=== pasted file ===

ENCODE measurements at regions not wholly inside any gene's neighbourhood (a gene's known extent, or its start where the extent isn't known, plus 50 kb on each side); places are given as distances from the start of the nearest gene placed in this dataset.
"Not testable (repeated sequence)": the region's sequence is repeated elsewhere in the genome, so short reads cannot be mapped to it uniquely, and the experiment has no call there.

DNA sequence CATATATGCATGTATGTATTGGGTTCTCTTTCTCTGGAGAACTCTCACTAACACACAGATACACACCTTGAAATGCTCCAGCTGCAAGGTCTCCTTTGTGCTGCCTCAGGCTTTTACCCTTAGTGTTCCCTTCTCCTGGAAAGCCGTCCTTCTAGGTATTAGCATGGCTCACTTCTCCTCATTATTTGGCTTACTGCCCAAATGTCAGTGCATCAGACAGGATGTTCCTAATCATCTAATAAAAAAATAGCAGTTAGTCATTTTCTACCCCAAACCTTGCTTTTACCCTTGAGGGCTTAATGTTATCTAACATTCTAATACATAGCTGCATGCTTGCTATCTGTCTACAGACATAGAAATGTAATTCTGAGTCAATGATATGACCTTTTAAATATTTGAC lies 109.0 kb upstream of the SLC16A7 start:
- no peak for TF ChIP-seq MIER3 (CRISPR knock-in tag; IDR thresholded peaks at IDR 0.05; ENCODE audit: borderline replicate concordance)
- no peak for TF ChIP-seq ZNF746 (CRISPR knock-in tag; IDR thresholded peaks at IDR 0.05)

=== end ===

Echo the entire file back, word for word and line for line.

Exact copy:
ENCODE measurements at regions not wholly inside any gene's neighbourhood (a gene's known extent, or its start where the extent isn't known, plus 50 kb on each side); places are given as distances from the start of the nearest gene placed in this dataset.
"Not testable (repeated sequence)": the region's sequence is repeated elsewhere in the genome, so short reads cannot be mapped to it uniquely, and the experiment has no call there.

DNA sequence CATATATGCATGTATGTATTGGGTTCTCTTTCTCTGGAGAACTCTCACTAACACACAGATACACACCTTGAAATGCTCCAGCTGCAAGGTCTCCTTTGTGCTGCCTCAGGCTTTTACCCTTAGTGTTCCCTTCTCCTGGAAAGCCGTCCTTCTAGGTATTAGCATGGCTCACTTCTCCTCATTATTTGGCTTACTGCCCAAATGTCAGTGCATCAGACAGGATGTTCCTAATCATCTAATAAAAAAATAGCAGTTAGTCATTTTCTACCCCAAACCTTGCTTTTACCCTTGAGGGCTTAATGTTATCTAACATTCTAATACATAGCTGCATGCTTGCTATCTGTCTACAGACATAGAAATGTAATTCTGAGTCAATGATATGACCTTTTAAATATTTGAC lies 109.0 kb upstream of the SLC16A7 start:
- no peak for TF ChIP-seq MIER3 (CRISPR knock-in tag; IDR thresholded peaks at IDR 0.05; ENCODE audit: borderline replicate concordance)
- no peak for TF ChIP-seq ZNF746 (CRISPR knock-in tag; IDR thresholded peaks at IDR 0.05)